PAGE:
Book of Mormon
The “Mormon Bible” is the King James version of the Bible. The Book of Mormon is another book of scripture, also treated as sacred by the Mormons. They consider both books to work hand in hand to testify of the Savior.
“Perhaps no other book has been denounced so vigorously by those who have never read it as has the Book of Mormon.”–Boyd K. Packer, “‘The Things of My Soul‘,” Ensign, May 1986, 59
Those who read the Book of Mormon for the first time are often surprised that it is not at all what they’ve heard it was. It testifies of the Savior’s divinity, and mentions his ministry or teachings more often than the entire Bible, although it’s a smaller book.
The Book of Mormon is organized much like the Bible, with smaller books within the large book-just as the Bible includes Genesis and Matthew, for instance. Later editions include modern additions of chapters and verses like those in the Bible to make it easier to reference.
Like the Bible, it has a basic storyline, although stories aren’t the primary purpose of the book, any more than the stories are the main purpose of the Bible. The book concerns, for the most part, the descendants of one family, the family of the prophet Lehi. Lehi lived in Jerusalem around the time of the prophet Jeremiah, and like Jeremiah and other prophets of the time, preached that Jerusalem would be destroyed and the inhabitants carried away captive or killed unless they repented. When Lehi’s life was threatened, God instructed him to take his family, leaving behind his wealth, and go into the wilderness. Eventually they would land on the American continent, following God’s instructions. After the death of the parents, the children would split into two groups. Those who followed the oldest son, Laman, were largely wicked. Those who followed the fourth son, Nephi, were largely righteous. The contrast of the two groups helps us to see what happens when we either follow or reject the Savior. The way the Nephites, as the followers of Nephi were known, worked to save their fallen portion of the family, shows us how to treat others who are in trouble spiritually.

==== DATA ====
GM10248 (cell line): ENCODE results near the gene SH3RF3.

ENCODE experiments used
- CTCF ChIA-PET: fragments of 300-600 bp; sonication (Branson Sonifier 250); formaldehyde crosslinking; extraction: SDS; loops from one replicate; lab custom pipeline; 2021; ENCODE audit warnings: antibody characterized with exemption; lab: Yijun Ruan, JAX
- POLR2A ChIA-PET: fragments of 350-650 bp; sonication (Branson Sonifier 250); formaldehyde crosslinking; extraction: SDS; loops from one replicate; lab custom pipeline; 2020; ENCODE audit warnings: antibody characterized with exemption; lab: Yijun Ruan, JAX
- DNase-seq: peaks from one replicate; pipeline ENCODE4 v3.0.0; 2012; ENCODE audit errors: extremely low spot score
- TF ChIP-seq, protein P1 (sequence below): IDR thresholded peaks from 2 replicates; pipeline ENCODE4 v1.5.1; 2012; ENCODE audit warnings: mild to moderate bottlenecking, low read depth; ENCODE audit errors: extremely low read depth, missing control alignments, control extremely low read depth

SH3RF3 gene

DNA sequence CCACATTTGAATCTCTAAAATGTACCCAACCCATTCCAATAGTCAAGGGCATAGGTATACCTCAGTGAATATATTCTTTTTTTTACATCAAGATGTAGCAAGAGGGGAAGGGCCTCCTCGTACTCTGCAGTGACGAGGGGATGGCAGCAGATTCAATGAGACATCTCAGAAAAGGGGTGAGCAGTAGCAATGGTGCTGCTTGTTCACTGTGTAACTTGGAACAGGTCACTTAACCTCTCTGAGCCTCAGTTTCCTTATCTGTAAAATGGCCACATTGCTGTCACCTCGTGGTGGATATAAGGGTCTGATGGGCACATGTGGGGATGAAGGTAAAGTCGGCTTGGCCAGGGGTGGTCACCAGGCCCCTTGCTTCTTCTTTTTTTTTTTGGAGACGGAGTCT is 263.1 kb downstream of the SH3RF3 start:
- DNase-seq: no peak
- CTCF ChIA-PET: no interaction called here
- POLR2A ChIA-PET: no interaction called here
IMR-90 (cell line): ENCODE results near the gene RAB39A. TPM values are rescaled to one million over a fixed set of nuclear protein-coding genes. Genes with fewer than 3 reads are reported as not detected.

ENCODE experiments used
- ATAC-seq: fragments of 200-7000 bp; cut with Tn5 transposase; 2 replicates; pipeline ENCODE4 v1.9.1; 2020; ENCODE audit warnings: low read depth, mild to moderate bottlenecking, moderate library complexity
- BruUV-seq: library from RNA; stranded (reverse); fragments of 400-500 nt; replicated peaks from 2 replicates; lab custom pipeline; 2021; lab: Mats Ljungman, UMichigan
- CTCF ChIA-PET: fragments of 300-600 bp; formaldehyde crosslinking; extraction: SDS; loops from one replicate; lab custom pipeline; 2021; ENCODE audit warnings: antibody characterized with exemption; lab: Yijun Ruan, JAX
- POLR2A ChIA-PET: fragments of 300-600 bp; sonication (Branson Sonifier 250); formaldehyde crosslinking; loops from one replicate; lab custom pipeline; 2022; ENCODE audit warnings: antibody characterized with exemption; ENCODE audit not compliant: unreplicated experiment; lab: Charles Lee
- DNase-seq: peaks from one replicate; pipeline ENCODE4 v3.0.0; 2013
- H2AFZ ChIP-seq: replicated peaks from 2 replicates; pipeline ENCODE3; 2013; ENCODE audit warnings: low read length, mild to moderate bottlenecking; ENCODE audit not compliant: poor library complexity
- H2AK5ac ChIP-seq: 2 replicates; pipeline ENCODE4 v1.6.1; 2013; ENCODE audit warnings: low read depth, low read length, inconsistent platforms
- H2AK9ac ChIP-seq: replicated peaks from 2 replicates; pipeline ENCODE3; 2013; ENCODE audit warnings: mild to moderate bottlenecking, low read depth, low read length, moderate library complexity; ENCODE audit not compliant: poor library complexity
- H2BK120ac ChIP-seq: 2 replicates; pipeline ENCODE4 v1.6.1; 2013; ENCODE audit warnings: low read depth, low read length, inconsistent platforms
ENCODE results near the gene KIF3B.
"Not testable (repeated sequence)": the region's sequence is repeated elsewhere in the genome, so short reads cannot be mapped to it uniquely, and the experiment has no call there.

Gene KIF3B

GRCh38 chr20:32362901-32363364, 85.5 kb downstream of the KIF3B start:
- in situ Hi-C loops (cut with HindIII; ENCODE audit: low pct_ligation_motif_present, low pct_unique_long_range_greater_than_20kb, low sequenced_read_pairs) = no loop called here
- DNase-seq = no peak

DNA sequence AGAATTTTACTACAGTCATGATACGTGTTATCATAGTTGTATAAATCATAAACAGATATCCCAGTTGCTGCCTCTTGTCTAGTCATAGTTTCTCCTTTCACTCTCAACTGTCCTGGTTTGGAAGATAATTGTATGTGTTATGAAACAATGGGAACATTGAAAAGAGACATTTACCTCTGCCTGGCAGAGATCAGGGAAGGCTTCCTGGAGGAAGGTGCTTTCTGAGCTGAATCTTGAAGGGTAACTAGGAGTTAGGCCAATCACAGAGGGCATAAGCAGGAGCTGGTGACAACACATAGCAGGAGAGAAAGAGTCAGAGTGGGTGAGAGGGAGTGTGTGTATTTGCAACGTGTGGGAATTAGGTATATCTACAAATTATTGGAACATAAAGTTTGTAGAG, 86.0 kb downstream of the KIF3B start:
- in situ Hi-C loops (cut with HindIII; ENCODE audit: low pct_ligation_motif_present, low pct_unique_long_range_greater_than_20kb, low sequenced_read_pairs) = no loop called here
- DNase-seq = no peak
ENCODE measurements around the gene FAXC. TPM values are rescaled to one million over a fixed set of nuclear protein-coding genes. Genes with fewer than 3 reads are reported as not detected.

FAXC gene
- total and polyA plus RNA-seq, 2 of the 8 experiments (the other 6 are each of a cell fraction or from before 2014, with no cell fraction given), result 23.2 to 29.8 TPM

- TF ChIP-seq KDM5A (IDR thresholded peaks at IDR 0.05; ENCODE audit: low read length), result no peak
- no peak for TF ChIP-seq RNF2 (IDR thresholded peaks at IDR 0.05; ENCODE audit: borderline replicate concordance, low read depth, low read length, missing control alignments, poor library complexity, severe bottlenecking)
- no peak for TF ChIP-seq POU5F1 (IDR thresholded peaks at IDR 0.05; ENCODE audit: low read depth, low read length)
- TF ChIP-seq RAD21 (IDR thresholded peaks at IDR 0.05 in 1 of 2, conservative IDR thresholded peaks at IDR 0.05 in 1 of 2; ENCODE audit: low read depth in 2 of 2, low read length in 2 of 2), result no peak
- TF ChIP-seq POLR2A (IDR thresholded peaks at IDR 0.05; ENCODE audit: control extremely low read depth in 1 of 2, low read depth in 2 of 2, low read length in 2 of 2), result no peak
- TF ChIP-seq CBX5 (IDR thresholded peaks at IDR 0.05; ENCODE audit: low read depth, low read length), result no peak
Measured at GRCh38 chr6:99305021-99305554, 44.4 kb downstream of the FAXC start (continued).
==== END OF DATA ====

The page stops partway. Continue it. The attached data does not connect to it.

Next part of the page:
These people brought with them the scriptures that were available to that point, probably somewhat corresponding to the Torah. They knew of Christ and their prophets foretold his coming and mission. When Christ was born, they were given signs and knew He had come. When He died, they also knew that. Then, after His death, Jesus Christ came to them for a few days, to properly organize their church, teach them, bless them, and minister to them. This is the centerpiece of the book, the reason for its existence.
It is, as the recently added subtitle attests, another testament of Jesus Christ. Not only does the book teach of Him, but He appeared to these people, and we know He came to others as well-the other sheep referred to in the Bible-which teaches a priceless lesson. We learn that God and Jesus were not just the Gods of Jerusalem, but of all mankind everywhere. He was entirely aware of those who lived away from the Holy lands and loved them enough to spend time with some of them, leaving us additional testimonies of their divinity and reality.
If this is not what you’ve heard about the Book of Mormon, why not read it for yourself? Mark each passage that refers in some way to the Savior in red and then see how many are marked when you’re finished.
Read the Book of Mormon online.
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